• Improved employee safety – Another benefit of machines doing the manual labor is that it vastly reduces job injuries. Where we once had as many as four injuries each year, we now have gone more than 1,680 days (over four and a half years) without a safety incident. Our staff certainly appreciates the newfound safety that comes with the automated systems. And our workman’s compensation bills are way down.
  • Reduced employee fatigue – With the switch to automation comes a reduced level of exhaustive manual labor. Our employees are now able to focus on tasks that work their minds rather than their muscles. Their work is less physically demanding, repetitive, and mundane, which makes for improved job satisfaction and less fatigue. We don’t have to recruit employees who are just big and strong.
  • Enhanced precision – A machine can bend and shape steel to the exact specifications that it is given, every time it performs that task. Before introducing automated manufacturing techniques, we would make products that had a tolerance for error of one inch or less. Using automated manufacturing, we can now make products with a tolerance of +/- 1/4000”, which opens up our list of clients to include those who need extremely precise products, making Marlin Steel more than just the king of bagel baskets.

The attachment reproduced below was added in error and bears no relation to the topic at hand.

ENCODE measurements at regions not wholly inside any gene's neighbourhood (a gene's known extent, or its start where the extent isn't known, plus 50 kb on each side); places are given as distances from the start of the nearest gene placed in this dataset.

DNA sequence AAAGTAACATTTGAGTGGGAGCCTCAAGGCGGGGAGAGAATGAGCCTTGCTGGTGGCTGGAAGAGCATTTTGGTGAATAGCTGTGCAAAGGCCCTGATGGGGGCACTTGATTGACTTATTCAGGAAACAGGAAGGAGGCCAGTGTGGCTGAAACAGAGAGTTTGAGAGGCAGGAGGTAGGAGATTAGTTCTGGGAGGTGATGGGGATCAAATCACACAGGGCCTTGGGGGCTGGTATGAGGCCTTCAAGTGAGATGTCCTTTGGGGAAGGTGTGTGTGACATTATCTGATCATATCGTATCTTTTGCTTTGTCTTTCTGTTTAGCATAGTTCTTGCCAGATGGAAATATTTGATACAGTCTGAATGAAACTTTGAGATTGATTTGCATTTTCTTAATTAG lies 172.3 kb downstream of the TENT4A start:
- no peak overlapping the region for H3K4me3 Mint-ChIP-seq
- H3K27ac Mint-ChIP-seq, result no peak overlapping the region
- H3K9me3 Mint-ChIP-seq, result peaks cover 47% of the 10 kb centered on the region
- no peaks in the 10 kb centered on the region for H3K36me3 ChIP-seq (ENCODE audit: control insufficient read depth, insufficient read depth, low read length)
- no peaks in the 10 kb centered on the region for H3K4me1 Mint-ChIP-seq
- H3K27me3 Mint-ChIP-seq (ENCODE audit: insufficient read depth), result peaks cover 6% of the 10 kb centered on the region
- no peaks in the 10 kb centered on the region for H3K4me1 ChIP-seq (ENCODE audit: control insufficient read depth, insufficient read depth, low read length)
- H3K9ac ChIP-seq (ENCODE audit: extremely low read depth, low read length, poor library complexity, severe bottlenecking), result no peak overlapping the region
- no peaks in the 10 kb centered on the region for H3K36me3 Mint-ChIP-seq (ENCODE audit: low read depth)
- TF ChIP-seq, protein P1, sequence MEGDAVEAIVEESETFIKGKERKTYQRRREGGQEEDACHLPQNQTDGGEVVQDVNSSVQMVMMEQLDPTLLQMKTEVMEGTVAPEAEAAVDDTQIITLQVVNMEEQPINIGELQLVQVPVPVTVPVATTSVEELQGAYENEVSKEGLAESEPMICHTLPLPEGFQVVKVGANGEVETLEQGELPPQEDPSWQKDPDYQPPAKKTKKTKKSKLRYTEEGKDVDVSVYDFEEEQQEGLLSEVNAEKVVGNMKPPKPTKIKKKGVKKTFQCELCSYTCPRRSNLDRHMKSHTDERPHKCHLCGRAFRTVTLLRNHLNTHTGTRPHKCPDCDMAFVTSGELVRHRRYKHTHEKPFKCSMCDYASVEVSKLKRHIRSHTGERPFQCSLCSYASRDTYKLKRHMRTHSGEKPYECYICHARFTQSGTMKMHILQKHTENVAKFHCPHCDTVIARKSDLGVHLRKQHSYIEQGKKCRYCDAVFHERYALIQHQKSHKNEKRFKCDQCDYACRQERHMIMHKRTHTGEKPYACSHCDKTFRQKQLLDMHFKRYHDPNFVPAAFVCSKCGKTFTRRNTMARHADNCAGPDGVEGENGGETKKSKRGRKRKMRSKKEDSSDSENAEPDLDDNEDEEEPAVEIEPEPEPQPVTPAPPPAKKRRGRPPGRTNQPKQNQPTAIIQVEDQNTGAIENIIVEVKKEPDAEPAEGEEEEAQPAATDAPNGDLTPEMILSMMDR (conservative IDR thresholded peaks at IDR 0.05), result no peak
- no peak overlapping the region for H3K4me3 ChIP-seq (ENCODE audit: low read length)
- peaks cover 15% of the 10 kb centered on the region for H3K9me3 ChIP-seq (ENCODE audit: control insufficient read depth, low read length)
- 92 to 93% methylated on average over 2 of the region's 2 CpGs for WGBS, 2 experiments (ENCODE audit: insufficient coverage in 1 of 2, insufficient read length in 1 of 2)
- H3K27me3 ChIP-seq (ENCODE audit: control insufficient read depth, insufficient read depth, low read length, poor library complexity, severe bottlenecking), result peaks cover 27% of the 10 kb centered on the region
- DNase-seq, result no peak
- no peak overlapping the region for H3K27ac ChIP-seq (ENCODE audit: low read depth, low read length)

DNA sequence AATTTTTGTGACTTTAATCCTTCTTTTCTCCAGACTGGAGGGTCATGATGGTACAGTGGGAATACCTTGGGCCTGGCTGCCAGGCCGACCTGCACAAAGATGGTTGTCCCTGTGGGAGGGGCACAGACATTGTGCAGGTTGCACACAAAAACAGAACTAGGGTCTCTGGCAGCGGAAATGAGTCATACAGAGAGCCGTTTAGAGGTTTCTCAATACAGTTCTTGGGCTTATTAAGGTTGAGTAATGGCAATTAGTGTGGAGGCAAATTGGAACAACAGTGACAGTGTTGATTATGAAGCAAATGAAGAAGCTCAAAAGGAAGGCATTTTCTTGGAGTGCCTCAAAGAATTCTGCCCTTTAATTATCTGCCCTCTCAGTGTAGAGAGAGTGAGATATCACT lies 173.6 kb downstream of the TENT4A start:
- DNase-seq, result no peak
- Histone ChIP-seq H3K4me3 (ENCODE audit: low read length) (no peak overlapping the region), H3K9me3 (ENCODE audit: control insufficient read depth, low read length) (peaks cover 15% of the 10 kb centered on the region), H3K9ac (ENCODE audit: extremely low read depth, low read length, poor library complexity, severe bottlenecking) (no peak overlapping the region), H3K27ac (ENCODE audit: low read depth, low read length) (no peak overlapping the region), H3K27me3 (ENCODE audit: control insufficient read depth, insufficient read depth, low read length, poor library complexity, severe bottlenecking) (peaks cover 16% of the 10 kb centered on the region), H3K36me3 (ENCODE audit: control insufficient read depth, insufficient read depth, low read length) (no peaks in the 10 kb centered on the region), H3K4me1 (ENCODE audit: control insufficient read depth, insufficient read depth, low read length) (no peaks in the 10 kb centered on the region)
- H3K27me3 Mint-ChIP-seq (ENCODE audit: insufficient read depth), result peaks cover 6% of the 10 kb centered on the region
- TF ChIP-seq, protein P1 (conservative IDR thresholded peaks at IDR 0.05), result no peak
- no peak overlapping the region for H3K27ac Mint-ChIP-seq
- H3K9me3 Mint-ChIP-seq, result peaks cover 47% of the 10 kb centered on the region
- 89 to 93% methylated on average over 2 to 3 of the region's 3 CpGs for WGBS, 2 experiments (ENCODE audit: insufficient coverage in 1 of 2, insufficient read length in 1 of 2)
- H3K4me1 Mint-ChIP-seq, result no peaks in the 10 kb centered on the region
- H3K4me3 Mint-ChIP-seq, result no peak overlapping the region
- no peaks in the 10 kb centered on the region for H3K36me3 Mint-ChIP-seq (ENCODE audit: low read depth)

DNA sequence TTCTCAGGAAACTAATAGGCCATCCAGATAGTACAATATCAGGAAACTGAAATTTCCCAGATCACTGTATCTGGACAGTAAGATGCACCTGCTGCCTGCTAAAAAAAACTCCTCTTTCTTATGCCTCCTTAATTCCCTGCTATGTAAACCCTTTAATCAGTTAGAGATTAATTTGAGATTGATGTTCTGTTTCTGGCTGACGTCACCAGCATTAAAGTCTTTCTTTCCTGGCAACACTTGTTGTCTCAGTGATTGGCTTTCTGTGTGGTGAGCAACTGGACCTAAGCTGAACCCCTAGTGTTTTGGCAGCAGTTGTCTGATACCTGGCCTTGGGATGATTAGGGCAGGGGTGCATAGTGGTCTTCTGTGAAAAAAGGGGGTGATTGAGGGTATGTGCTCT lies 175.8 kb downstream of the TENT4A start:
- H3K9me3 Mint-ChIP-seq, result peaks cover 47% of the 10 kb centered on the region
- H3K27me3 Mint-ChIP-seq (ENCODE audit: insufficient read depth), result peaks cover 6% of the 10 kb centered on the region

• Higher profitability – Increasing the output of our production line and expanding our list of clients has improved Marlin’s profitability by six times. That’s six times as much capital to invest back into our company, adding even more automation and benefits for our work force.
  • The ability to hire more employees – Not only has changing over to an automated production process saved our company from the threat of bankruptcy, saving the jobs of everyone here, it has allowed us to expand our work force. Since going automated, Marlin Steel has nearly doubled the size of the work force, adding engineers and automated production specialists to our existing team. While many might fear that automation eliminates jobs, here at Marlin Steel, it has created new opportunities for employment, and we know that it can do the same for many other businesses.
  • More competitive benefits for employees – Now that Marlin Steel’s employees are more productive than ever before, we provide them better pay and more benefits to match that increased productivity. Our employees receive medical coverage, 401(k) plans and vacations in addition to an increase in their base pay. Plus, by working with automated machinery and acquiring new job skills, our employees will be better positioned to work with other high-tech businesses in the future.

Ultimately, the move to automation for Marlin Steel has been overwhelmingly positive. If you want to see the video, you can find it here. Or, if you have other questions about our company, contact us today.

Author: Drew Greenblatt
Drew Greenblatt
Drew Greenblatt bought Marlin Steel Wire Products in 1998 when it was a small maker of a commodity product. Since then, it has grown revenue seven-fold. In the face of challenges to the global economy, Marlin Steel has invested more than $3.5 million in robotics in a quest for quality and speed.